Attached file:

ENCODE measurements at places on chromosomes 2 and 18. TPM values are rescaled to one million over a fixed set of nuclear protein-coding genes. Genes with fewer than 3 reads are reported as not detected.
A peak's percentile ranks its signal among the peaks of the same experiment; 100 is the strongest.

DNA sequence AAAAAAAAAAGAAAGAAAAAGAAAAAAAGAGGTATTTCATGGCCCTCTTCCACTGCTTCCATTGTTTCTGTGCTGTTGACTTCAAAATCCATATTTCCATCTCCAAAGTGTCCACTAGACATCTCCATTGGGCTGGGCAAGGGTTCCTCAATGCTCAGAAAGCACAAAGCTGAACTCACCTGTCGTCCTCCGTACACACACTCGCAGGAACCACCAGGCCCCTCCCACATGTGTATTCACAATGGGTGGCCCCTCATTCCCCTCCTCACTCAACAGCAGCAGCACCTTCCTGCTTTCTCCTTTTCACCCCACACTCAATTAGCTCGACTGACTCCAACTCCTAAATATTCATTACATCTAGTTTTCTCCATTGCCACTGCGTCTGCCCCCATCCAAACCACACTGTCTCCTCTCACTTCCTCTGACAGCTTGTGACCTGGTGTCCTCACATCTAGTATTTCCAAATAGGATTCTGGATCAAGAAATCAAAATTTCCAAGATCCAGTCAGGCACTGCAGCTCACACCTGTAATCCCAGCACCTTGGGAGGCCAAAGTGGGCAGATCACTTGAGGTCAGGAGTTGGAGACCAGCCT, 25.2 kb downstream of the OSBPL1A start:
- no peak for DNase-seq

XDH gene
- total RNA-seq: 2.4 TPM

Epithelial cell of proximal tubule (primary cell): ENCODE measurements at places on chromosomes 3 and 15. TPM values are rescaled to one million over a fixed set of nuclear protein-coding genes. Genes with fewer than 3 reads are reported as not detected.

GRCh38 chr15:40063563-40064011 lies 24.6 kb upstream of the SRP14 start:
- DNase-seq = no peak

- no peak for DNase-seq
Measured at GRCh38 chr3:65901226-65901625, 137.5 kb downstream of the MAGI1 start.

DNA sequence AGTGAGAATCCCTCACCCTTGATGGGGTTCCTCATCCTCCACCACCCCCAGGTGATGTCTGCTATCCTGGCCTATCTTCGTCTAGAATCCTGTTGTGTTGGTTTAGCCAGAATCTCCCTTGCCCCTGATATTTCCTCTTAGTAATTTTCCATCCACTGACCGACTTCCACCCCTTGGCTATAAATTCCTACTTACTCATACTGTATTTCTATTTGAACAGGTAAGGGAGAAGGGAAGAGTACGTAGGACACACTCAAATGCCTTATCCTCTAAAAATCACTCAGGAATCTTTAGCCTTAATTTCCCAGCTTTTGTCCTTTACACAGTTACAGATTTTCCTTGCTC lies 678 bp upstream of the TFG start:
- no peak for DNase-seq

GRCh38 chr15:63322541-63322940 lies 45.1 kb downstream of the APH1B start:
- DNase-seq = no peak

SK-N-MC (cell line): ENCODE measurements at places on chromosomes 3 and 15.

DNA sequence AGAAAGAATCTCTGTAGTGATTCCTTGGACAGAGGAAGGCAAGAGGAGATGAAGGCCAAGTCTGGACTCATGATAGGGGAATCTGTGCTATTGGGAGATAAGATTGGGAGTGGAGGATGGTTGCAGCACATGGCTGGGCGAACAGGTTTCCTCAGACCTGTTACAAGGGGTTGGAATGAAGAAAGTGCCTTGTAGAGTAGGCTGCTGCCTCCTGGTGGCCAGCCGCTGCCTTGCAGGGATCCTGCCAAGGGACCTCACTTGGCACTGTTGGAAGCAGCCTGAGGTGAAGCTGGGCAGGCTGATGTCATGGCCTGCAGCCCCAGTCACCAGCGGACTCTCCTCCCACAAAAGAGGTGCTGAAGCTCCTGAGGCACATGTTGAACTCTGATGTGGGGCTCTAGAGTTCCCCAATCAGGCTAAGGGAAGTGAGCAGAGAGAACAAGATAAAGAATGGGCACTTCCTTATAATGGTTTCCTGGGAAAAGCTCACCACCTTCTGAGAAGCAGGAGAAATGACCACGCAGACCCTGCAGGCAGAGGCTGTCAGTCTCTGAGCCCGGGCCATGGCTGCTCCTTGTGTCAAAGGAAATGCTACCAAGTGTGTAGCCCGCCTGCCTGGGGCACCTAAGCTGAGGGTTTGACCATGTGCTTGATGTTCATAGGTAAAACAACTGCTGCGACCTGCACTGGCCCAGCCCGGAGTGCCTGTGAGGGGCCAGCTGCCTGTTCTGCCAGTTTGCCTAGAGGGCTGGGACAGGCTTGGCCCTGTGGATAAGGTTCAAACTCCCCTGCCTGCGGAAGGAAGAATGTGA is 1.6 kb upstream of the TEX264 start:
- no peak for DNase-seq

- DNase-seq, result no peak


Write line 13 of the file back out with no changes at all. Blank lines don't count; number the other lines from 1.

- no peak for DNase-seq